Chek Jawa: jewel of the northern shores

Throughout 2008, this blog will feature articles on Singapore's reefs and shores, marinelife and the people who work for them.

For January, we thought it most appropriate to feature Chek Jawa, a shore that attained fame when it was spared from reclamation.Chek Jawa does have reefs, although these are small and fragile and not on the route of public guided walks. Chek Jawa, however, boasts a range of shore ecosystems that are now rare on Singapore.

Here's more about Chek Jawa!

Coastal Hill Forest
The hill overlooking Chek Jawa is cloaked in rare trees and plants. These shelter and feed a variety of animals. Many of these plants and animals are no longer commonly seen on mainland Singapore.
Some of the rare birds that live in the coastal forest include the wild Red junglefowl. Here's more details of a recent encounter with junglefowl on Chek Jawa shores on the bird ecology study blog.
Among the rare trees you may see in the coastal forest are the Seashore nutmeg with its red fruit and the Delek air with its stunning blue flowers.

Mangroves
The mangroves of Chek Jawa are now easily explored by the new boardwalk.
Unlike the coastal forest trees, mangrove trees are adapted to being covered in seawater at high tide and to grow in soft mud. They have odd roots and other adaptations as a result of this.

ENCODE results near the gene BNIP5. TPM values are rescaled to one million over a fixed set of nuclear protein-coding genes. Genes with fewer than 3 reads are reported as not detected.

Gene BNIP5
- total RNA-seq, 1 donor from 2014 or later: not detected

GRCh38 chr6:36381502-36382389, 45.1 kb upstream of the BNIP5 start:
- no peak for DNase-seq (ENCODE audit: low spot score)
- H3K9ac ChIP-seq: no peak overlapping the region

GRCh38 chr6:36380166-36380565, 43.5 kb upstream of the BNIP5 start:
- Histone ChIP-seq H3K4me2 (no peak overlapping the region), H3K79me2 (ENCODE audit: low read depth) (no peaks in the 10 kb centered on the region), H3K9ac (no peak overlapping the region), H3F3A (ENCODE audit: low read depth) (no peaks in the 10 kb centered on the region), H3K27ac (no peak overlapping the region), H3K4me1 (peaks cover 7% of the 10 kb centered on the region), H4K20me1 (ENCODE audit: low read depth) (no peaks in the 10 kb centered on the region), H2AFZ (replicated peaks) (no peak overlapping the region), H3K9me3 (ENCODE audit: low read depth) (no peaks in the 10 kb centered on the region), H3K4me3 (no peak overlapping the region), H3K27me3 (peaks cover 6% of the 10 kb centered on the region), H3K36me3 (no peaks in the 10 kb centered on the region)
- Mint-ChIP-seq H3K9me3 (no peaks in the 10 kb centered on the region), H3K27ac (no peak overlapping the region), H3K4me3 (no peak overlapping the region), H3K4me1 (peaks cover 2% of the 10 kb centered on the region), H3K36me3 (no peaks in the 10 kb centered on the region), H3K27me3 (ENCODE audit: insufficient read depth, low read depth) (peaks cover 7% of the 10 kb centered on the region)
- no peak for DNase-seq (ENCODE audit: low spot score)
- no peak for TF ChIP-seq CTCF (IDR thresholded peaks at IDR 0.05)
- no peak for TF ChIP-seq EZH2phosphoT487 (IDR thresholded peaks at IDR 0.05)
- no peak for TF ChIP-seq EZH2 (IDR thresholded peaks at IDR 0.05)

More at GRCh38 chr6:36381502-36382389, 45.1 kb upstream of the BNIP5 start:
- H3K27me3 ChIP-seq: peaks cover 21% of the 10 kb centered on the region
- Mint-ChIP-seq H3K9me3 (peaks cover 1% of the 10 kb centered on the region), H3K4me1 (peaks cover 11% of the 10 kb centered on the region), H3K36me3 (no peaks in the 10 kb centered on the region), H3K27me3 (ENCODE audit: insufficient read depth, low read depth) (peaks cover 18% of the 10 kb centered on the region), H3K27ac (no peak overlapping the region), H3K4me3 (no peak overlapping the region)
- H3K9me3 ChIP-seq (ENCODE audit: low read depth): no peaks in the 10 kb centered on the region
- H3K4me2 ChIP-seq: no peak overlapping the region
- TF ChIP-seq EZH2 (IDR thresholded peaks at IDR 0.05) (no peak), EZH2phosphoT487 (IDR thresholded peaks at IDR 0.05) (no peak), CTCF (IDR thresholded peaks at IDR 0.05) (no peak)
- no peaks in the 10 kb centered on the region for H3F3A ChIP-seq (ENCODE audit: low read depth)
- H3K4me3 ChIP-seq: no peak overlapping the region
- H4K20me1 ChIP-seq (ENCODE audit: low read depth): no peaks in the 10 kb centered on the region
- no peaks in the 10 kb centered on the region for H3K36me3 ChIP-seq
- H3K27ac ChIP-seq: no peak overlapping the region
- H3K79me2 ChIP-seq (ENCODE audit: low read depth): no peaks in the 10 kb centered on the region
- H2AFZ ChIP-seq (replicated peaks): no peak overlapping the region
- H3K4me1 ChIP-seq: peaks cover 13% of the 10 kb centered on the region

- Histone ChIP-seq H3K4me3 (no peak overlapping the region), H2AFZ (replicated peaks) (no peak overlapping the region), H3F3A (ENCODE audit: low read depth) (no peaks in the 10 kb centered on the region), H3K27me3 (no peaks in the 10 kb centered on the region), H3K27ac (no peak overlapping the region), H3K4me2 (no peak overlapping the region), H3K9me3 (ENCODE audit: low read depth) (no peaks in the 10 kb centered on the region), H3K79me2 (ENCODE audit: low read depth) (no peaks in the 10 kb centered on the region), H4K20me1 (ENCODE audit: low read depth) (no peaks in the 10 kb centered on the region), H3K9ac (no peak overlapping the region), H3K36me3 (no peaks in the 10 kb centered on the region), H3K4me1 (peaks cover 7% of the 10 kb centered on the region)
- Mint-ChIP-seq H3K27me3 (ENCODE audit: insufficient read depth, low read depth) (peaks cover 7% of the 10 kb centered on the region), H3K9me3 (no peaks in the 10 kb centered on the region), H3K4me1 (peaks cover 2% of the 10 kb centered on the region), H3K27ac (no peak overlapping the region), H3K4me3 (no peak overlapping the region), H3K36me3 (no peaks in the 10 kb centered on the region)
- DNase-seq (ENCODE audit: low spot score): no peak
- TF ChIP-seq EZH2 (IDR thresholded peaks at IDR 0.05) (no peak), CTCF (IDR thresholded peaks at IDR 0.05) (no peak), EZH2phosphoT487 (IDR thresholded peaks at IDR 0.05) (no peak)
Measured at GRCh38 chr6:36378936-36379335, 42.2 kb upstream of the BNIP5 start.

Mudskippers are the highlight of a visit to these mangroves! Other delights include fiddler crabs and mangrove crabs. The kingfishers also hunt along the mudflats near the mangroves. At high tide, from the boardwalk you might spot all kinds of fishes.

Rocky shores
Chek Jawa is among the few places left in Singapore with a natural rocky shore, gravel beach and other interesting rock formations.
At low tide, we can have a closer look at some of the strange animals that live here, including barnacles, crabs and fierce shell-drilling snails. Under the rocks are even more amazing animals such as living cowries, sea stars and fast flat crabs.

Sandy shore
The sand bar is the backbone of Chek Jawa and provides a home for all manner of intriguing creatures.